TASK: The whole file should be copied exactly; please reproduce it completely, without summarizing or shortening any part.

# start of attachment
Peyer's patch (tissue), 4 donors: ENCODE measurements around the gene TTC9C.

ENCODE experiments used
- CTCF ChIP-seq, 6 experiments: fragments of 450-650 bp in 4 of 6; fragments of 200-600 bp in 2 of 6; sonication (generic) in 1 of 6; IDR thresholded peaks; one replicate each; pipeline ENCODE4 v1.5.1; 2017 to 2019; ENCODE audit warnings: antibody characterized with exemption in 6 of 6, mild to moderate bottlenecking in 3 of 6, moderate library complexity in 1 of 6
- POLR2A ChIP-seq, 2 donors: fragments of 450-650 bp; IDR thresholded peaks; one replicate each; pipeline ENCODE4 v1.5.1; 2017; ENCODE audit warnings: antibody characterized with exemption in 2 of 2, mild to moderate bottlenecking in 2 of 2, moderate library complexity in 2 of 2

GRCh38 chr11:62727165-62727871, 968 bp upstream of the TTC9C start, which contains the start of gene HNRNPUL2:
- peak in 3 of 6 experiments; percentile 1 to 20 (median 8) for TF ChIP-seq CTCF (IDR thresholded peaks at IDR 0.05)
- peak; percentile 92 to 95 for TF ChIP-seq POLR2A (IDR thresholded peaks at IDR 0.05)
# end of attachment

Peyer's patch (tissue), 4 donors: ENCODE measurements around the gene TTC9C.

ENCODE experiments used
- CTCF ChIP-seq, 6 experiments: fragments of 450-650 bp in 4 of 6; fragments of 200-600 bp in 2 of 6; sonication (generic) in 1 of 6; IDR thresholded peaks; one replicate each; pipeline ENCODE4 v1.5.1; 2017 to 2019; ENCODE audit warnings: antibody characterized with exemption in 6 of 6, mild to moderate bottlenecking in 3 of 6, moderate library complexity in 1 of 6
- POLR2A ChIP-seq, 2 donors: fragments of 450-650 bp; IDR thresholded peaks; one replicate each; pipeline ENCODE4 v1.5.1; 2017; ENCODE audit warnings: antibody characterized with exemption in 2 of 2, mild to moderate bottlenecking in 2 of 2, moderate library complexity in 2 of 2

GRCh38 chr11:62727165-62727871, 968 bp upstream of the TTC9C start, which contains the start of gene HNRNPUL2:
- peak in 3 of 6 experiments; percentile 1 to 20 (median 8) for TF ChIP-seq CTCF (IDR thresholded peaks at IDR 0.05)
- peak; percentile 92 to 95 for TF ChIP-seq POLR2A (IDR thresholded peaks at IDR 0.05)